And the drinks? They specialize in sours. The music? Something described as "nouvelle-vague-Joy Division revisions". Which certainly pegs the clientele into a certain age bracket. A space you might have to track down yourself, but will certainly envelope you once you're in. Sarah W
The three-dimensional wall art, “I feel good today,” is a result of creative minds coming together. The location: A popular morning coffee and lunch spot, the erste liebe bar in Hamburg (erste liebe means first love in German). The bar’s owners are the video producers at erste liebe film who work right above the bar.
The artist: Niels Bruschke of Santiago Design, who used a Viktor bike from Schindlehauer as the focal point. The partner: Bruschke was asked to do this piece by Two Wheels Good, a bike shop and promoter and creator of urban mobility concepts. Their first location is at Bismarckstrasse and the second one opened this summer at the new bike-loving 25hours Hotel HafenCity.
All of which just proves Oprah Winfrey’s point: “Here’s what my love affair with quotations has taught me: the more you focus on words that uplift you, the more you embody the ideas contained in those words.” - Tuija Seipell
Yes, we all saw Lost In Translation and thought, ‘hang on a minute, if Bill Murray can seduce Scarlett Johansson by singing ‘More Than This’ then maybe we could too!’
Let’s face it, karaoke has always been the butt of bad movies, and its reputation is currently languishing somewhere between Japanese businessmen necking methylated spirit and hen parties ‘cutting loose’.
But recently, it has started to reclaim its cult status from half-tanked brides-to-be, and become a little bit more palatable. This new karaoke bar has been quietly, or rather, loudly, winning acclaim for its alternative approach to the nation’s favourite pastime.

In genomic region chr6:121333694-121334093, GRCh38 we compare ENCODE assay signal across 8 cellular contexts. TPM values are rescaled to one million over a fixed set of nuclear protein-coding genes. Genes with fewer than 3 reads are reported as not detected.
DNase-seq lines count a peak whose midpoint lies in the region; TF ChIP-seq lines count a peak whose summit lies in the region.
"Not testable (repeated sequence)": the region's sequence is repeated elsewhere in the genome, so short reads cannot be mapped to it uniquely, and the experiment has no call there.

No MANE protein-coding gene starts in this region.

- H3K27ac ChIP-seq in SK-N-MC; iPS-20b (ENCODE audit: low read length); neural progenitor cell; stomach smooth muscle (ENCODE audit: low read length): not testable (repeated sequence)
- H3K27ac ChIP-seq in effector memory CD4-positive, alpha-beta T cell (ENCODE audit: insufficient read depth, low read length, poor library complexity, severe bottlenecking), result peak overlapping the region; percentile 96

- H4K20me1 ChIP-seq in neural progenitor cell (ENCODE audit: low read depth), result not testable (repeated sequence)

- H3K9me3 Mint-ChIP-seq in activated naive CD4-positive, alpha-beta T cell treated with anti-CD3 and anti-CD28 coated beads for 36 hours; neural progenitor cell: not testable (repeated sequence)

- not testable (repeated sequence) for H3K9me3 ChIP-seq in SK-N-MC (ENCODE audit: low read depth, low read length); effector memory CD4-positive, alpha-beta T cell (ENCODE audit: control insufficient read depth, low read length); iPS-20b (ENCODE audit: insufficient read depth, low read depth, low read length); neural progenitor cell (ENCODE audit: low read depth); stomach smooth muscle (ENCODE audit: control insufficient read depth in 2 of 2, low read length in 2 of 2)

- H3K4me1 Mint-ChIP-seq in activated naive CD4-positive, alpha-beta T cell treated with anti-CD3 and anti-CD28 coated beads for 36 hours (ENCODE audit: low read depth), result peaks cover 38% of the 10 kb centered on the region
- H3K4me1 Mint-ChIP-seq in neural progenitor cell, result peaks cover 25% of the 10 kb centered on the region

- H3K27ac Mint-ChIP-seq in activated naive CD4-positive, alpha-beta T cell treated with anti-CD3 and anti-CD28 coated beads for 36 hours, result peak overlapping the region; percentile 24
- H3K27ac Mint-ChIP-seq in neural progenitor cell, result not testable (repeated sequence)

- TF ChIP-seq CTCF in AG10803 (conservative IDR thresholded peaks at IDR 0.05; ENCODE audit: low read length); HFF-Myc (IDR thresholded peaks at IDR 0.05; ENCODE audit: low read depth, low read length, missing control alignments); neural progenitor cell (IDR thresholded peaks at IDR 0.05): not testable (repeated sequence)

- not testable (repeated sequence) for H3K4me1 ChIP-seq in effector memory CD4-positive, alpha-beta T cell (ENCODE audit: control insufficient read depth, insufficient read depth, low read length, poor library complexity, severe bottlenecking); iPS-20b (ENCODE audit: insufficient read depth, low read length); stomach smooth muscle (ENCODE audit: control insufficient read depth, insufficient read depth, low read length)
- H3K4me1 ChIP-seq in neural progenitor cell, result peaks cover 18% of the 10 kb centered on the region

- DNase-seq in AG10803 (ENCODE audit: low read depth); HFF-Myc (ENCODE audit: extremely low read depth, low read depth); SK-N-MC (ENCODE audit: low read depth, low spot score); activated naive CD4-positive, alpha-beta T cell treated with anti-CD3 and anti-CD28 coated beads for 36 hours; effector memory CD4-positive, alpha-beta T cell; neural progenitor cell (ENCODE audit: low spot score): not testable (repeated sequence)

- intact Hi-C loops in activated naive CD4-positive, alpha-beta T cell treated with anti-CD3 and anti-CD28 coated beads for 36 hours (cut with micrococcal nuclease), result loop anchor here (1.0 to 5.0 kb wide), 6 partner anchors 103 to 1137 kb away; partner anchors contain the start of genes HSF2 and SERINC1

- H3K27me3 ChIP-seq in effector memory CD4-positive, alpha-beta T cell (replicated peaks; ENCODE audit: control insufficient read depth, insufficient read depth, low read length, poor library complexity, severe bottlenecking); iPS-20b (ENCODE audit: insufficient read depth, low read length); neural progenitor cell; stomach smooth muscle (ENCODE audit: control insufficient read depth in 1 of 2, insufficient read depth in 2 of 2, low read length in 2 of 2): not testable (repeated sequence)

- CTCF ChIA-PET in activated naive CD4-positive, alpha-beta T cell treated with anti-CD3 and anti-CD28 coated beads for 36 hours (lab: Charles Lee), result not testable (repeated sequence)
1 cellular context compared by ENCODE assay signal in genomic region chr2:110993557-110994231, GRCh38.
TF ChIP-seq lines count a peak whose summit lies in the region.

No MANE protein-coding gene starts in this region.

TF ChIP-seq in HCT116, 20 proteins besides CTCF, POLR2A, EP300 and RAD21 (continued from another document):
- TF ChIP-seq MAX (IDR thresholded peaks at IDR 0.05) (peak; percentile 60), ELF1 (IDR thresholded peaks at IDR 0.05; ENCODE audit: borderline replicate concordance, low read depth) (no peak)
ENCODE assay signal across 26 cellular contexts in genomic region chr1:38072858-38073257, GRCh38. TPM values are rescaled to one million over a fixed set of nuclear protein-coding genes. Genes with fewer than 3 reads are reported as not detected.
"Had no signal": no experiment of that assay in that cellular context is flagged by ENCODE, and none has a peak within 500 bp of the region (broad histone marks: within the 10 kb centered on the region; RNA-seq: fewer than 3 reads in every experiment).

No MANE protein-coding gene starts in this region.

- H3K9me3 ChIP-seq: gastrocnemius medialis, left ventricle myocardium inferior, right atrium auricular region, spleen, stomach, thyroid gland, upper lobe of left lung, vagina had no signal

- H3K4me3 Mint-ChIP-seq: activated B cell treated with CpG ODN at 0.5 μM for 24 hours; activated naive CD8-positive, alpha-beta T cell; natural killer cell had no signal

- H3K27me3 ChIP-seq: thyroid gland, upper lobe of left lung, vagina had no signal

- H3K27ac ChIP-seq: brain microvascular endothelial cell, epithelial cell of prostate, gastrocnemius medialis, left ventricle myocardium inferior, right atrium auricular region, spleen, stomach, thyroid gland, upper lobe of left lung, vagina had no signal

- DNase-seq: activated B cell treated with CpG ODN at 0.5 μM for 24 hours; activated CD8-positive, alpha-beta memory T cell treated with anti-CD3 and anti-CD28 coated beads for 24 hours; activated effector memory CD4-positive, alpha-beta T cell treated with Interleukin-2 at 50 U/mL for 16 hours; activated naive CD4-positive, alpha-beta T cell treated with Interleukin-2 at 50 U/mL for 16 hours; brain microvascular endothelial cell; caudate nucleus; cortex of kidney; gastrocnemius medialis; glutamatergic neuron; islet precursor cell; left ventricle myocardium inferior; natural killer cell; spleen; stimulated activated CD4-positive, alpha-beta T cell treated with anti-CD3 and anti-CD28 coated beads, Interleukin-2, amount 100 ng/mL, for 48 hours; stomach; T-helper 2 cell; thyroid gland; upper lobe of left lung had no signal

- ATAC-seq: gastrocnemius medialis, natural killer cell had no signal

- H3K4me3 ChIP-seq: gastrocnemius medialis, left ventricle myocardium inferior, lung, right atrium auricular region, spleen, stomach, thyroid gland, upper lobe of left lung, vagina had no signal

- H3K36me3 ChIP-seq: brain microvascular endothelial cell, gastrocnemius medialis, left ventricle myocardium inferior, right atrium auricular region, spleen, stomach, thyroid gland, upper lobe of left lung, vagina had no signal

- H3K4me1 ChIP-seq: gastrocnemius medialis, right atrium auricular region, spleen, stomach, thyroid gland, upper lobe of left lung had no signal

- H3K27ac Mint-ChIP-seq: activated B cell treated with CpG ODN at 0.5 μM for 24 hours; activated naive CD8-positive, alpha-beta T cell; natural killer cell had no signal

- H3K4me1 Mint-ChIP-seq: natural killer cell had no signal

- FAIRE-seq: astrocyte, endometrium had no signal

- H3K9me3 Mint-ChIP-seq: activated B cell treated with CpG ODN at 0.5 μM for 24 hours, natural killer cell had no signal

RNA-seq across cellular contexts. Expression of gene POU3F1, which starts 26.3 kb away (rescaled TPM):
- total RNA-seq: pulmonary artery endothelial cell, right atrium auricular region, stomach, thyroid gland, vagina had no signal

Rather than the dark booths of your standard karaoke club, this new private members’ sing-along has incorporated young artists to help liven up the interior. Think Manga cartoons but with a Lichtenstein edge.
Each booth has its own distinctive decor, and every surface has a graphic to reflect the spaces they fill. Which is a far cry from the matted walls and vinyl floors some bars choose. And most of all, it’s members only, so there’s no need to worry about being harassed by a woman with oversized fairy wings stuck to her back. By Matt Hussey.
Kettner’s in London’s Soho has hosted the famous since 1867 when Auguste Kettner, chef to Napoleon III, first opened the venue. Close to the theatres and other entertainment, the venue has undergone many incarnations with regular patrons from Oscar Wilde and King Edward VII to Agatha Christie and Bing Crosby each leaving their famous vibes in the space.
The four Georgian houses that form Kettner’s have now been refurbished, upgraded and reconfigured into several spaces: The Brasserie, The Pudding Bar, Champagne Bar, The Apartment and several private dining rooms and event spaces including the famed Cabinet Particulier and the grand The Salle.
The new Kettner’s with its fun, delicious and semi-sinful French undertones and furnishings was designed by London-based Ilse Crawford of Studio Ilse. Crawford’s other hospitality and retail assignments include a restaurant for Grand Hotel Stockholm, interiors for Kranzbach Spa Hotel in the Bavarian Alps and Aesop’s Mount Street shop in London. - Tuija Seipell